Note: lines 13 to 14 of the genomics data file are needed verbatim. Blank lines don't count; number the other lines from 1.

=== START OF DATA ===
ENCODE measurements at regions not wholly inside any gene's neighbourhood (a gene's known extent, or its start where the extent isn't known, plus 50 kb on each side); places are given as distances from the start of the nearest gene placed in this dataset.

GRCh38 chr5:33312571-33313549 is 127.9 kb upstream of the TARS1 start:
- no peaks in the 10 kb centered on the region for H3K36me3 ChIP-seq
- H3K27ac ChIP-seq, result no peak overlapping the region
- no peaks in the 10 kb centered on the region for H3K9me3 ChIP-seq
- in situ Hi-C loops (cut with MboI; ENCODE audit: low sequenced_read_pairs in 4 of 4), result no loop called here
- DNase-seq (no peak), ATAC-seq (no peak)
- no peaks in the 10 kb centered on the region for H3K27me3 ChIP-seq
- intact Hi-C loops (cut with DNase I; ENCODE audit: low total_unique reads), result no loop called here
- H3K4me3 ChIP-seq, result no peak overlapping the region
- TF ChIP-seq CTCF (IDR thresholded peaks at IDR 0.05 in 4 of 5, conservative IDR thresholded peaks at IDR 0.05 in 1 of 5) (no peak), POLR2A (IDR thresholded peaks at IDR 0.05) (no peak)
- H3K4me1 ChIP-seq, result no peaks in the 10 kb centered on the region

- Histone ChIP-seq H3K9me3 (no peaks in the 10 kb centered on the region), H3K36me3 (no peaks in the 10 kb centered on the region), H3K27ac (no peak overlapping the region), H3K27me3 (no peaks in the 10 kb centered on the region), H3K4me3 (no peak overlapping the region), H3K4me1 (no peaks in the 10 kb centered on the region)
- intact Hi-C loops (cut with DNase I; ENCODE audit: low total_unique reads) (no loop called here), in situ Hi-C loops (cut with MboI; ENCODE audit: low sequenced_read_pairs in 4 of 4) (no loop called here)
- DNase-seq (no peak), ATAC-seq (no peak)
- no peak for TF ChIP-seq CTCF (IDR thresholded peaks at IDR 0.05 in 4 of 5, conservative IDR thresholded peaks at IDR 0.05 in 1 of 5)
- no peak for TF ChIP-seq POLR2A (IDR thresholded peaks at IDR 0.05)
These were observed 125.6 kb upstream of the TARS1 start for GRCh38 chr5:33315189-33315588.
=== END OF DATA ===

- Histone ChIP-seq H3K9me3 (no peaks in the 10 kb centered on the region), H3K36me3 (no peaks in the 10 kb centered on the region), H3K27ac (no peak overlapping the region), H3K27me3 (no peaks in the 10 kb centered on the region), H3K4me3 (no peak overlapping the region), H3K4me1 (no peaks in the 10 kb centered on the region)
- intact Hi-C loops (cut with DNase I; ENCODE audit: low total_unique reads) (no loop called here), in situ Hi-C loops (cut with MboI; ENCODE audit: low sequenced_read_pairs in 4 of 4) (no loop called here)